Northern Rock announced today on their website that it will reduce its current loan portfolio by about half and cut its workforce by a third in an effort to pay back its $50 billion emergency loan from the Bank of England.
The Newcastle, England-based mortgage lender plans to create a “smaller, more focused, financially viable mortgage and savings bank which will be returned to the private sector,” with public support phased out within the next 3-4 years.
As a result, the struggling lender plans to cut 2,000 jobs by 2011, with most of the staff reductions to occur this year.
The company will also reduce its asset base by about half by 2011, from roughly $200 billion to just $100 billion.
“I am pleased that we are making good progress in developing our provisional business plan,” said Ron Sandler, Executive Chairman, in a statement. “This will be a robust plan to create a smaller mortgage and savings bank that will be tightly focused and financially viable.”
“It will be a demanding plan, and one that will carry a number of financial and operational risks. Market conditions remain uncertain and a protracted downturn in the housing market would clearly present challenges to its achievement. But we are testing it carefully across a range of scenarios and are confident that we can produce a plan that will be delivered.”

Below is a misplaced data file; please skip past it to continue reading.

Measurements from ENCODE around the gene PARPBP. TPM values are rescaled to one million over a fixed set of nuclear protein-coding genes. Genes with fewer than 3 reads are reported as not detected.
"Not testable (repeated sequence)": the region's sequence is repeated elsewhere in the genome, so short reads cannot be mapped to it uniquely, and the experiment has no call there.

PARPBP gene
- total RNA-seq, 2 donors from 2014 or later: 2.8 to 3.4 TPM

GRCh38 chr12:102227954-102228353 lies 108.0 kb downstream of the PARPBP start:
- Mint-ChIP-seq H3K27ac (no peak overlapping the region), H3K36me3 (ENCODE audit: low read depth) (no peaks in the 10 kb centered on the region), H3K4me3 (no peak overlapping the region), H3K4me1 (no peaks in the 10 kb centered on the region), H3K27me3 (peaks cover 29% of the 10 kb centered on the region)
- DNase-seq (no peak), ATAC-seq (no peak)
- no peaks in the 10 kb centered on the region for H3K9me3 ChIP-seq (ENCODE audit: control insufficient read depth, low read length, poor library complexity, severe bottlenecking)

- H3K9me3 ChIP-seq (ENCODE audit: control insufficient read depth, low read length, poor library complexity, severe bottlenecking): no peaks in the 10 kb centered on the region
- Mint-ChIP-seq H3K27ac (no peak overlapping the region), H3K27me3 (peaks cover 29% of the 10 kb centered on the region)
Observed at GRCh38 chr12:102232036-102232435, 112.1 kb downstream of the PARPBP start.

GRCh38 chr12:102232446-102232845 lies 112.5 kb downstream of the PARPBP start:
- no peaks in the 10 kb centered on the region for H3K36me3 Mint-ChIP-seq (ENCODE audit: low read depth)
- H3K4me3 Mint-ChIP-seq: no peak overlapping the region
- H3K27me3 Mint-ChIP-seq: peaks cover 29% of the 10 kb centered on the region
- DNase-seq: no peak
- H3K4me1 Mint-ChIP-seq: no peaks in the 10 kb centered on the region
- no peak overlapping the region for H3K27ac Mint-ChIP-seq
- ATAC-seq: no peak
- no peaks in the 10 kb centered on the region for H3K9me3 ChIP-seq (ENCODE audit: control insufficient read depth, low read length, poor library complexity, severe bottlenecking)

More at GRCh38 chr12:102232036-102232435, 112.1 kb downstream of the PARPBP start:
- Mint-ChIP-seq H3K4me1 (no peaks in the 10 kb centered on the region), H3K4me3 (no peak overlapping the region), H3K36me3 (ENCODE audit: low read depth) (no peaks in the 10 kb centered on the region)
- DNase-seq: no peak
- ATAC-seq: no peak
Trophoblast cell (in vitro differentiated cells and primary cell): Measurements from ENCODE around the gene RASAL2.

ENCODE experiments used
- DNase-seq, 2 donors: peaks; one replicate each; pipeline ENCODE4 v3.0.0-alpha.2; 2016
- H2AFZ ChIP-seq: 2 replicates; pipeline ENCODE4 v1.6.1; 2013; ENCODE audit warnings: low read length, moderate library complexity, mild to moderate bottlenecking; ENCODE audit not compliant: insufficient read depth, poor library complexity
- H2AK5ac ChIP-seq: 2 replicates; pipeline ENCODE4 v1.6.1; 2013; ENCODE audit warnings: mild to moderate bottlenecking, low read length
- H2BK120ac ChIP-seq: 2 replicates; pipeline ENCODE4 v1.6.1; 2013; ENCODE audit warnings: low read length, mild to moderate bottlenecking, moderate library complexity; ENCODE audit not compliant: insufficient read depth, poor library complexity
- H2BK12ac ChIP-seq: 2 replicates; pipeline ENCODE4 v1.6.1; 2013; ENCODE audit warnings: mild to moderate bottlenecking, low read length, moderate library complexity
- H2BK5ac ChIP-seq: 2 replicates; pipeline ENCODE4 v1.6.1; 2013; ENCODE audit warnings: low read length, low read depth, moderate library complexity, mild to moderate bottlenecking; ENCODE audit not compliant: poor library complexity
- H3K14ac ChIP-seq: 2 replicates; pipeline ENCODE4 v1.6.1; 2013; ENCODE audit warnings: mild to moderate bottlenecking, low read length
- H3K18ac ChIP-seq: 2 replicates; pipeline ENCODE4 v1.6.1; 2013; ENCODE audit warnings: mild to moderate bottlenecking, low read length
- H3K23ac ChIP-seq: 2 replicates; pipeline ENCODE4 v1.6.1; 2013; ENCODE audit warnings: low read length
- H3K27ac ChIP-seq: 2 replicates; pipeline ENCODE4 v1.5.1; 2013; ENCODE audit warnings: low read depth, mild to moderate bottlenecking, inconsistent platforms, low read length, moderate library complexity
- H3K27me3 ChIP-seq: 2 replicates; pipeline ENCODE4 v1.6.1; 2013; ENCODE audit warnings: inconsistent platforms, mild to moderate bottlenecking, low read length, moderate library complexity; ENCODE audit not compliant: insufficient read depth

Loan origination will be reduced to mainly prime offerings (think fixed mortgages), with unsecured loans removed from the product menu, leaving scores of existing borrowers who are in need of a mortgage refinance out to dry.
Like Countrywide Financial, Northern Rock will focus on bringing in more retail deposits to fund its home loans, and focus on direct origination channels as opposed to using mortgage brokers.
As a result, its market share of mortgage origination will be significantly lower than 2007 levels.
Last month, the British government announced that it would nationalize Northern Rock after bids from the private sector didn’t stack up.
Northern Rock had been one of the largest mortgage lenders in the United Kingdom before the wheels began to come off last summer as the mortgage crisis took center stage.
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